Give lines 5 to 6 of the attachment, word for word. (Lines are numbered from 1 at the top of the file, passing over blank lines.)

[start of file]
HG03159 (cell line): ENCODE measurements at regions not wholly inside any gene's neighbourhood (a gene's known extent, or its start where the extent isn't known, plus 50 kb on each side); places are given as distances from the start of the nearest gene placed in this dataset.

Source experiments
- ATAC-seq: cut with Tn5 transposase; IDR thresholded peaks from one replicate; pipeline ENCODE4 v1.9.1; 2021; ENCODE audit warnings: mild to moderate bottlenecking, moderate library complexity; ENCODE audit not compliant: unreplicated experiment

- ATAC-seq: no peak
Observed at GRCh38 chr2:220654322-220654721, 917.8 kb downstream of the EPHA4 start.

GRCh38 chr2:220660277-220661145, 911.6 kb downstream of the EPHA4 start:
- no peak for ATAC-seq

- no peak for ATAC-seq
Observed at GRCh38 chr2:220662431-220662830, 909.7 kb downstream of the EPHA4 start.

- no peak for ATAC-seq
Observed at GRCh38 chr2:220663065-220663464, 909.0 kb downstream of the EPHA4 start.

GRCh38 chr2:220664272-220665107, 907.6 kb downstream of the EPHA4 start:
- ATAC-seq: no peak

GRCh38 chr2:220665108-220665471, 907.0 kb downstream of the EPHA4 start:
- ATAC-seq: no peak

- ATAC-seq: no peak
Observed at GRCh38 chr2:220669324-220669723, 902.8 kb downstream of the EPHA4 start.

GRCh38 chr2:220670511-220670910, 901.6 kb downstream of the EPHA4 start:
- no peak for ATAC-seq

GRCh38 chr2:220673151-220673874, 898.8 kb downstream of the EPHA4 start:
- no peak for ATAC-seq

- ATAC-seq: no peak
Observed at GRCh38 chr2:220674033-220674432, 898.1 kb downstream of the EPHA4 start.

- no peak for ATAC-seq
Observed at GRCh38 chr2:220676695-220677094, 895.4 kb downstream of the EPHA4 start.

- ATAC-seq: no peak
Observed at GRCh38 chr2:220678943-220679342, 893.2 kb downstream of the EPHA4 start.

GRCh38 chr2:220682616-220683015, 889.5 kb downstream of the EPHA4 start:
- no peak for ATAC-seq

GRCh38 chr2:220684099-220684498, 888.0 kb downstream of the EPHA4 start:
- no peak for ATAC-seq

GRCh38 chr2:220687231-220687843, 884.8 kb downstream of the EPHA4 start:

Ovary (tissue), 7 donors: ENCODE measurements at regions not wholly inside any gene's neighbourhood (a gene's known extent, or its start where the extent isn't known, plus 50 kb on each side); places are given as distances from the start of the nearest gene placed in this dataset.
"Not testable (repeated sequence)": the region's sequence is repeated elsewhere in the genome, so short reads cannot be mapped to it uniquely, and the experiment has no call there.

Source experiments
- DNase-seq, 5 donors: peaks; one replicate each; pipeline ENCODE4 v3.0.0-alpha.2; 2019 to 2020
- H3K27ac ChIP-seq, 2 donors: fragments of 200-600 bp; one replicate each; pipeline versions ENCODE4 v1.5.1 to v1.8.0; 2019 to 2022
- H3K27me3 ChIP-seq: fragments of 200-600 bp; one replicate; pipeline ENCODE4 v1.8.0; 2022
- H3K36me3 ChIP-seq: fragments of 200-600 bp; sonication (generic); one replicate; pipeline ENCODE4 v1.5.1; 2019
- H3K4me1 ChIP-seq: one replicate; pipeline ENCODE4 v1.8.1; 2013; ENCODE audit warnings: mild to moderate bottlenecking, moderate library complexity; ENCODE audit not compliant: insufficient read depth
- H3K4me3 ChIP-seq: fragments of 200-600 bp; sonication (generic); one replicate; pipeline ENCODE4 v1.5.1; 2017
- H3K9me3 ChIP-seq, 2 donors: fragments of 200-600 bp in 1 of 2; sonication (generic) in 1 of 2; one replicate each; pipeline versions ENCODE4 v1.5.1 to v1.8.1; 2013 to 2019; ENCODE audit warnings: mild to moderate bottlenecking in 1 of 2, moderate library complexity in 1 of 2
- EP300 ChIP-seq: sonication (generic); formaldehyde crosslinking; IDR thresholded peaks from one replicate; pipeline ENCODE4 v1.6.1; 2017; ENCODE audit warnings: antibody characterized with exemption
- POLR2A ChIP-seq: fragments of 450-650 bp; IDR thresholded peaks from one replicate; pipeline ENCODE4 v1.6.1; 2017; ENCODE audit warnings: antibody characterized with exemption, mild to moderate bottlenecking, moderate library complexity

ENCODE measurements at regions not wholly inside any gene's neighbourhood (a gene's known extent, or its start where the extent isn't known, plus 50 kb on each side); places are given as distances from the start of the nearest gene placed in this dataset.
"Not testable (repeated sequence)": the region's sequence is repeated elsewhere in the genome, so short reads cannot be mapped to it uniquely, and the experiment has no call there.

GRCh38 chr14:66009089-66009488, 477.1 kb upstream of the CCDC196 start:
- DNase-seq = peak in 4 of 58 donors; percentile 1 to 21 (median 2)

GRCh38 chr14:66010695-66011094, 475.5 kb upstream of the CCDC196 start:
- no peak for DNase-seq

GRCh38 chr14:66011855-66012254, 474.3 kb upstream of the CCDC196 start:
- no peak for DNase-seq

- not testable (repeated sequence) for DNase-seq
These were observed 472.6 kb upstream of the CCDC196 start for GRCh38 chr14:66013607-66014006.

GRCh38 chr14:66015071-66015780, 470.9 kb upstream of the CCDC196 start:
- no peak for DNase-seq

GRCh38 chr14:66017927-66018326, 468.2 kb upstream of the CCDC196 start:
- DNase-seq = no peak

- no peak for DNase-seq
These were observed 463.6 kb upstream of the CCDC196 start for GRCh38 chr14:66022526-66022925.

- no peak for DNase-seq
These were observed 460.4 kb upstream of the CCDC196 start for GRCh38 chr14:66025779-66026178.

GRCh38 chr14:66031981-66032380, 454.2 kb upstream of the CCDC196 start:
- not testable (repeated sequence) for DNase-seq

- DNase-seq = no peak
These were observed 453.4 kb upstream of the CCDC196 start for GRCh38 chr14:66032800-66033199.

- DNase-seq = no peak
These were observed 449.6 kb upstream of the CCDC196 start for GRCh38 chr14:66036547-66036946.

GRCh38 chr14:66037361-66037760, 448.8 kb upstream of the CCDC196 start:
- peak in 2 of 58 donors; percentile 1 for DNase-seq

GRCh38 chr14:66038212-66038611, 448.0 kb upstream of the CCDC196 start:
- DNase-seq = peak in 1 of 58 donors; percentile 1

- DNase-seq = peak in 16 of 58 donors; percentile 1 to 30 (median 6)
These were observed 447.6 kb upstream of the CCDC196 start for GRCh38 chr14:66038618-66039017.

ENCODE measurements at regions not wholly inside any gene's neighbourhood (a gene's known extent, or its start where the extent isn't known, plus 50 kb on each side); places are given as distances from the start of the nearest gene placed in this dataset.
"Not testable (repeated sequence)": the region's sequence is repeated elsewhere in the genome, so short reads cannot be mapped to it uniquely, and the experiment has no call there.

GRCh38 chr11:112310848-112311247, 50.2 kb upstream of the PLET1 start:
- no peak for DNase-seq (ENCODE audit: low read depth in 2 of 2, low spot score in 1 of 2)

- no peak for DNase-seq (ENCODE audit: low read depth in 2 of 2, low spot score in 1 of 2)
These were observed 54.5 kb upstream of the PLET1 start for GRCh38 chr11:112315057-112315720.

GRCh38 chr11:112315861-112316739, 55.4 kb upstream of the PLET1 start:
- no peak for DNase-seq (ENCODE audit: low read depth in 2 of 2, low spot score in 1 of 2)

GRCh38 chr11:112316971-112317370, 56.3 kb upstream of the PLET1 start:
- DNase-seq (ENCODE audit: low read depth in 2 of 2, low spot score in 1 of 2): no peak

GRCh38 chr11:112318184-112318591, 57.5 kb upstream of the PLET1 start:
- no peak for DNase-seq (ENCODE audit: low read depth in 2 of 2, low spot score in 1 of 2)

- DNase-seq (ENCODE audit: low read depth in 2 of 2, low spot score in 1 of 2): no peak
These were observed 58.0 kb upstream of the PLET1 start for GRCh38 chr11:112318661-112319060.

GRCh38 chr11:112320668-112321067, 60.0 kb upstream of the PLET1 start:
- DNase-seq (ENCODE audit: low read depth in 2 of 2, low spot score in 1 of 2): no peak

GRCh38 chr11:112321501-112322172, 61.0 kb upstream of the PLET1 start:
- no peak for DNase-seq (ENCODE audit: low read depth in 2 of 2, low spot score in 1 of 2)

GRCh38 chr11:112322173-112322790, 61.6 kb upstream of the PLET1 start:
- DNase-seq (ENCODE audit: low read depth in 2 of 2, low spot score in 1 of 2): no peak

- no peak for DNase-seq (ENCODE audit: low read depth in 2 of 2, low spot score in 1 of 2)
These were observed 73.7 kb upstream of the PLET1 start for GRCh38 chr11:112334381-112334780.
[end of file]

Observed at GRCh38 chr2:220654322-220654721, 917.8 kb downstream of the EPHA4 start.

GRCh38 chr2:220660277-220661145, 911.6 kb downstream of the EPHA4 start: